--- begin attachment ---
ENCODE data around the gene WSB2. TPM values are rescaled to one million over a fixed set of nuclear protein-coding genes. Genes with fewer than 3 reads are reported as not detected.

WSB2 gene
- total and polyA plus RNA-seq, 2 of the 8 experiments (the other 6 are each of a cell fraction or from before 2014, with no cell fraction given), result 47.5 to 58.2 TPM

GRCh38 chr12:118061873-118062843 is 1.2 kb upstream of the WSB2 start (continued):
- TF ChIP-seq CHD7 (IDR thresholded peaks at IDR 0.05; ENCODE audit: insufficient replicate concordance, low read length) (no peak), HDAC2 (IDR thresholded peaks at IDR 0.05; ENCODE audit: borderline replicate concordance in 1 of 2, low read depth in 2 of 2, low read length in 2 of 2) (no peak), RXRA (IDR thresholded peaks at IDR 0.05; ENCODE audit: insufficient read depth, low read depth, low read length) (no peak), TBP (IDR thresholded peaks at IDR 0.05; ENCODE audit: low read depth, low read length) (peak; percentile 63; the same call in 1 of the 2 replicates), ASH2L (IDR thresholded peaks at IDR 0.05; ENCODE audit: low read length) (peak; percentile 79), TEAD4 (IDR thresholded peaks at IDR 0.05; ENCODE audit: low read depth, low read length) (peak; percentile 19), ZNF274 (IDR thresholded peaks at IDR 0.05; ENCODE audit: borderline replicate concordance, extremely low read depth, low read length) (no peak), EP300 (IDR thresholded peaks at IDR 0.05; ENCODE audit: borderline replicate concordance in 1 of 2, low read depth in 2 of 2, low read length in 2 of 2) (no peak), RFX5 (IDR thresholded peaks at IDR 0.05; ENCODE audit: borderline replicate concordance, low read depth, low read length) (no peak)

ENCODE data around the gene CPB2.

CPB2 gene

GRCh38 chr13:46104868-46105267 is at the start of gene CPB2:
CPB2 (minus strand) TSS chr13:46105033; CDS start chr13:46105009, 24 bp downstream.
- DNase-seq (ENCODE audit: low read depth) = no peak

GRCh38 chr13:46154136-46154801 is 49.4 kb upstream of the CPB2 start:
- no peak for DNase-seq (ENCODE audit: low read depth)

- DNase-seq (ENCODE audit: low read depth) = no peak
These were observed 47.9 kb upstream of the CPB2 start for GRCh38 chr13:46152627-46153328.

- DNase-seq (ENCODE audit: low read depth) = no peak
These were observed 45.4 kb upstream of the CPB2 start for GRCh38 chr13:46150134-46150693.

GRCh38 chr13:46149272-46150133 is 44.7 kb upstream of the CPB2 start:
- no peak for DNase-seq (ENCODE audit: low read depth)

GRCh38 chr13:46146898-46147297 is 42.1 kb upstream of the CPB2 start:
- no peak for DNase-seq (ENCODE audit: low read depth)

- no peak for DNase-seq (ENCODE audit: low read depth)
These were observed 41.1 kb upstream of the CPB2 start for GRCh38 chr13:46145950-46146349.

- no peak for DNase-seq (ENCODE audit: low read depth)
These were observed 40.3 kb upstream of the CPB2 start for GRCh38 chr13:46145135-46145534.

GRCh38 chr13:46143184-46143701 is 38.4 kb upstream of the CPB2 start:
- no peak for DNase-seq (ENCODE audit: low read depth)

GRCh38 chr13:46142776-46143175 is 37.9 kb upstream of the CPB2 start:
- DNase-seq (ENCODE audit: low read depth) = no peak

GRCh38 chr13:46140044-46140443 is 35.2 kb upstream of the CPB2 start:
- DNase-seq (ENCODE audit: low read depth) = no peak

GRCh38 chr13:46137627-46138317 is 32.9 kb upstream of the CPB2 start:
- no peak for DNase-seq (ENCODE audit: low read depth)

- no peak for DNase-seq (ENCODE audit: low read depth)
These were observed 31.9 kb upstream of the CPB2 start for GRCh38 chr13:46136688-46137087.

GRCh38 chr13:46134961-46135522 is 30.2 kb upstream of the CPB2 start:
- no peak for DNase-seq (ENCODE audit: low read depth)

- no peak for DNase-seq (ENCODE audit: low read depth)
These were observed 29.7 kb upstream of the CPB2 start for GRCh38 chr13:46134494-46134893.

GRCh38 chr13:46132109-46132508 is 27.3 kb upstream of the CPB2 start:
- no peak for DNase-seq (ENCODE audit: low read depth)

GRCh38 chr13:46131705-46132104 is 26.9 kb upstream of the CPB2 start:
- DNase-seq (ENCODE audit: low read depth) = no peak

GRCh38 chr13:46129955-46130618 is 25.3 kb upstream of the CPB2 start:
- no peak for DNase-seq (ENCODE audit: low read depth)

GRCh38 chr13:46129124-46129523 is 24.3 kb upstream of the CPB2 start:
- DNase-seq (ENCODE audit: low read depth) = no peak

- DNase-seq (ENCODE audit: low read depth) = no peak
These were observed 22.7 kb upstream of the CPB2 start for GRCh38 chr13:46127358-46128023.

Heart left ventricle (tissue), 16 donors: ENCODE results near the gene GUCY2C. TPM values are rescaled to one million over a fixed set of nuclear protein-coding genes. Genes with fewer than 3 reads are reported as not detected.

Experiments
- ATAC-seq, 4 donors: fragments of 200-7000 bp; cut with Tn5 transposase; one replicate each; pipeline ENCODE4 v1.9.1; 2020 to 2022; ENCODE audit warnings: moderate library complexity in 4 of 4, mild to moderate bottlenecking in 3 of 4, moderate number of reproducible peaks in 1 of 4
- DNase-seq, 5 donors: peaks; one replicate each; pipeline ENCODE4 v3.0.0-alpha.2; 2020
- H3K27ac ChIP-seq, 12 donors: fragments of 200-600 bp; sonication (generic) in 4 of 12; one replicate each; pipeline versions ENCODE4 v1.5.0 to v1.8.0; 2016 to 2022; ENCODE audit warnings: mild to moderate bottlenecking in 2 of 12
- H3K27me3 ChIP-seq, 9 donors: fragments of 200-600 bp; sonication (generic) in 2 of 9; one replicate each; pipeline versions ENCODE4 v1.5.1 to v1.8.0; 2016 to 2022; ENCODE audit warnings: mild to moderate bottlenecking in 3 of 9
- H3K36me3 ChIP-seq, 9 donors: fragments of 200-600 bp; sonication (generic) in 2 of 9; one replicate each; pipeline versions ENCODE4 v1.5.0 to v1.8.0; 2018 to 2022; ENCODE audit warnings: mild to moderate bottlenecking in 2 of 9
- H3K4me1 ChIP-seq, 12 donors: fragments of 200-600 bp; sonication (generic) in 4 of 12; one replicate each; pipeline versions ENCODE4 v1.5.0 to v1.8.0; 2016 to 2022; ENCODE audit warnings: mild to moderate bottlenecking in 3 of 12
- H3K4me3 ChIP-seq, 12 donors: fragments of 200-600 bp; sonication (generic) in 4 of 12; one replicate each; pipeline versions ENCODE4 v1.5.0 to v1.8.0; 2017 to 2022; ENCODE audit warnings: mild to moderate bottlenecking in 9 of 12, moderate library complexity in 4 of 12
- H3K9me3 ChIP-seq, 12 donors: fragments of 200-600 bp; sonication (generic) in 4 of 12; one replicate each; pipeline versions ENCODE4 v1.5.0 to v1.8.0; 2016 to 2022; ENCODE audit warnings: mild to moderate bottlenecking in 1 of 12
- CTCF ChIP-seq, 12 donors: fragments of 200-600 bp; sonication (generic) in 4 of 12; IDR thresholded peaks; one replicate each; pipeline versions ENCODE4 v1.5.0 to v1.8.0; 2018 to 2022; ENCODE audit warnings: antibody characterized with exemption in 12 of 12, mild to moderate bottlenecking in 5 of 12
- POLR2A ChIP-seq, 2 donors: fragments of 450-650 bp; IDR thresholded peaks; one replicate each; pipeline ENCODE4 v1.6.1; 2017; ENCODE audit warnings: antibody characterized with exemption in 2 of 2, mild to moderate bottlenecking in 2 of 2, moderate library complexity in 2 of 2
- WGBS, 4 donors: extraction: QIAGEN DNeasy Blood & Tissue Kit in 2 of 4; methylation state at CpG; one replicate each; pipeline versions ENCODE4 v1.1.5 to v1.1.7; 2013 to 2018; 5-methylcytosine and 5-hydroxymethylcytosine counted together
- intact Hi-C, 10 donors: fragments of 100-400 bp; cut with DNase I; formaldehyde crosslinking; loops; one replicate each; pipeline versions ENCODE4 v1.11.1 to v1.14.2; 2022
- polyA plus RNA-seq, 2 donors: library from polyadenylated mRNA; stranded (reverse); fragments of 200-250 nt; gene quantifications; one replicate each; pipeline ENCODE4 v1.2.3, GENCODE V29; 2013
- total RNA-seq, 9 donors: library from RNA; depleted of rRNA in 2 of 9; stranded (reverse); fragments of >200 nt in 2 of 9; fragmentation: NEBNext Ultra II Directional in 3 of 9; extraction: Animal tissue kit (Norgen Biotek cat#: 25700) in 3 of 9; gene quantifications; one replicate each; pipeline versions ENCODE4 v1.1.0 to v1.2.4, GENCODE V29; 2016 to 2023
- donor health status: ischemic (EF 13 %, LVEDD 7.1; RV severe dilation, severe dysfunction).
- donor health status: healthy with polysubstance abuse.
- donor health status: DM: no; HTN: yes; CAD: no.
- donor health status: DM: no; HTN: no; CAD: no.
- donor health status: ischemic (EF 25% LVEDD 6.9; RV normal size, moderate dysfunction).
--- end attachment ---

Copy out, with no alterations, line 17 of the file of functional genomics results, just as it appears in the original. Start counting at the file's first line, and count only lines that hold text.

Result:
GRCh38 chr13:46149272-46150133 is 44.7 kb upstream of the CPB2 start: